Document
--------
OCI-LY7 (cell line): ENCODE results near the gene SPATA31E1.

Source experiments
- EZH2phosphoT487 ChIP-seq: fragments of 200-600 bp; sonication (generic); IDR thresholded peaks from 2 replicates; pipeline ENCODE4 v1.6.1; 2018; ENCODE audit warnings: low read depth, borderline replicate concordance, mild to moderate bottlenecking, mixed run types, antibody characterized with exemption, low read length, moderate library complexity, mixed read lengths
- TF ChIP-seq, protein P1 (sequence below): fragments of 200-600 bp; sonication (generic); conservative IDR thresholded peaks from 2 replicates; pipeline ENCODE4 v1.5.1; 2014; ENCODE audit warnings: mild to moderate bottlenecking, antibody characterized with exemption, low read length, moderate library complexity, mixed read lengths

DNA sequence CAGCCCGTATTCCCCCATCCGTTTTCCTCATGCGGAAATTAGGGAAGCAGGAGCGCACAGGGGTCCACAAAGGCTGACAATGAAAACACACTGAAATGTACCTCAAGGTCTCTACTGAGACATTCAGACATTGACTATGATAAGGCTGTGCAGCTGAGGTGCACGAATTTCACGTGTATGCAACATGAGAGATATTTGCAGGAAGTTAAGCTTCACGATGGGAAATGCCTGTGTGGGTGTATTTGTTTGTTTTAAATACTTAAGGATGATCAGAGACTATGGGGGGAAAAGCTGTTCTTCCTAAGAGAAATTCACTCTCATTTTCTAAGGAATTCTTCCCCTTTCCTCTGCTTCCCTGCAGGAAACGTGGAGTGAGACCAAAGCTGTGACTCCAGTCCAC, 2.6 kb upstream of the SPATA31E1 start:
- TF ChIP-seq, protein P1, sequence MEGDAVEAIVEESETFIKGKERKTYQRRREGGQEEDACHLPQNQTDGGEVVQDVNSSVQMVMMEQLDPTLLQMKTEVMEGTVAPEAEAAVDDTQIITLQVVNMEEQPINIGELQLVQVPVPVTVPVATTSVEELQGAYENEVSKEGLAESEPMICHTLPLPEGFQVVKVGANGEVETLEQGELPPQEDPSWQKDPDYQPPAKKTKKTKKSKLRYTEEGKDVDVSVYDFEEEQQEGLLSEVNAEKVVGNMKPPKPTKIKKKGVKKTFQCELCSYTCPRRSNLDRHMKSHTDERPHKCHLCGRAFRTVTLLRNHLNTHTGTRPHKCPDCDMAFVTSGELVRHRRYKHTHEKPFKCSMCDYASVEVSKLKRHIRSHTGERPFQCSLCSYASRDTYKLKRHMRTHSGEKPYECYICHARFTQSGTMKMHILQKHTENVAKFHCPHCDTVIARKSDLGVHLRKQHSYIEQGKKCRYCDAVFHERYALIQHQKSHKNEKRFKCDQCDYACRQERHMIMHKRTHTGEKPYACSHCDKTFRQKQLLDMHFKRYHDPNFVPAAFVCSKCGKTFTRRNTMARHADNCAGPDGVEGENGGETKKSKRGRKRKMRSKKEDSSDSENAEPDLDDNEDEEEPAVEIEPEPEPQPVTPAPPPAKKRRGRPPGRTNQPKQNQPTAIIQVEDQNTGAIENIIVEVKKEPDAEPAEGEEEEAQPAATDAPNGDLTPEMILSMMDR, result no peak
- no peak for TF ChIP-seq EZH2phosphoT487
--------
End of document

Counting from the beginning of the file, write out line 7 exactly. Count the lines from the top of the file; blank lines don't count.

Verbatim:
- no peak for TF ChIP-seq EZH2phosphoT487